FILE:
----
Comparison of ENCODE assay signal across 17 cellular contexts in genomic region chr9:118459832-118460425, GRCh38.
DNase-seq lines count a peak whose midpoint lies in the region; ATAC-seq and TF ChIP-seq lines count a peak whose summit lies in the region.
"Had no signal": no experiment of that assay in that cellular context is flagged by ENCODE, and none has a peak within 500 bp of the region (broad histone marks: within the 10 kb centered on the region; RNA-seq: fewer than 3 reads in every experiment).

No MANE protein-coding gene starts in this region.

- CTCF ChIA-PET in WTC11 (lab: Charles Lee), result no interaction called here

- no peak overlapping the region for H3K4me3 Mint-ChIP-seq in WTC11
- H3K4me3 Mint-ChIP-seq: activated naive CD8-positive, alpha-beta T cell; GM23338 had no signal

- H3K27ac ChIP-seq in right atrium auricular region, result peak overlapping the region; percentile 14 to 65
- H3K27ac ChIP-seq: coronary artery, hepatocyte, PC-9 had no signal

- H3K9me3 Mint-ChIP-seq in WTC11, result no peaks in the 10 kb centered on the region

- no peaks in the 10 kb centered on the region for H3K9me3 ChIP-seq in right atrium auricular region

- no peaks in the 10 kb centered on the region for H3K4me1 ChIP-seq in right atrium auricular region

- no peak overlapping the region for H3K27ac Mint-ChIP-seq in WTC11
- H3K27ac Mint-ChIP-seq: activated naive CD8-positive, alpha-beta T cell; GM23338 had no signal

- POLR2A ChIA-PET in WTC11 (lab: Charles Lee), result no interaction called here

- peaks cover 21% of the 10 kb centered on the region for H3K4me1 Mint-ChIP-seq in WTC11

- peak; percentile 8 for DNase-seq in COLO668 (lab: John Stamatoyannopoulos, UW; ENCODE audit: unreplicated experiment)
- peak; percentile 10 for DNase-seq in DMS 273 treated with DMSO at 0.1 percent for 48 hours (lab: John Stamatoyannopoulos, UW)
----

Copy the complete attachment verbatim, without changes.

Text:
Comparison of ENCODE assay signal across 17 cellular contexts in genomic region chr9:118459832-118460425, GRCh38.
DNase-seq lines count a peak whose midpoint lies in the region; ATAC-seq and TF ChIP-seq lines count a peak whose summit lies in the region.
"Had no signal": no experiment of that assay in that cellular context is flagged by ENCODE, and none has a peak within 500 bp of the region (broad histone marks: within the 10 kb centered on the region; RNA-seq: fewer than 3 reads in every experiment).

No MANE protein-coding gene starts in this region.

- CTCF ChIA-PET in WTC11 (lab: Charles Lee), result no interaction called here

- no peak overlapping the region for H3K4me3 Mint-ChIP-seq in WTC11
- H3K4me3 Mint-ChIP-seq: activated naive CD8-positive, alpha-beta T cell; GM23338 had no signal

- H3K27ac ChIP-seq in right atrium auricular region, result peak overlapping the region; percentile 14 to 65
- H3K27ac ChIP-seq: coronary artery, hepatocyte, PC-9 had no signal

- H3K9me3 Mint-ChIP-seq in WTC11, result no peaks in the 10 kb centered on the region

- no peaks in the 10 kb centered on the region for H3K9me3 ChIP-seq in right atrium auricular region

- no peaks in the 10 kb centered on the region for H3K4me1 ChIP-seq in right atrium auricular region

- no peak overlapping the region for H3K27ac Mint-ChIP-seq in WTC11
- H3K27ac Mint-ChIP-seq: activated naive CD8-positive, alpha-beta T cell; GM23338 had no signal

- POLR2A ChIA-PET in WTC11 (lab: Charles Lee), result no interaction called here

- peaks cover 21% of the 10 kb centered on the region for H3K4me1 Mint-ChIP-seq in WTC11

- peak; percentile 8 for DNase-seq in COLO668 (lab: John Stamatoyannopoulos, UW; ENCODE audit: unreplicated experiment)
- peak; percentile 10 for DNase-seq in DMS 273 treated with DMSO at 0.1 percent for 48 hours (lab: John Stamatoyannopoulos, UW)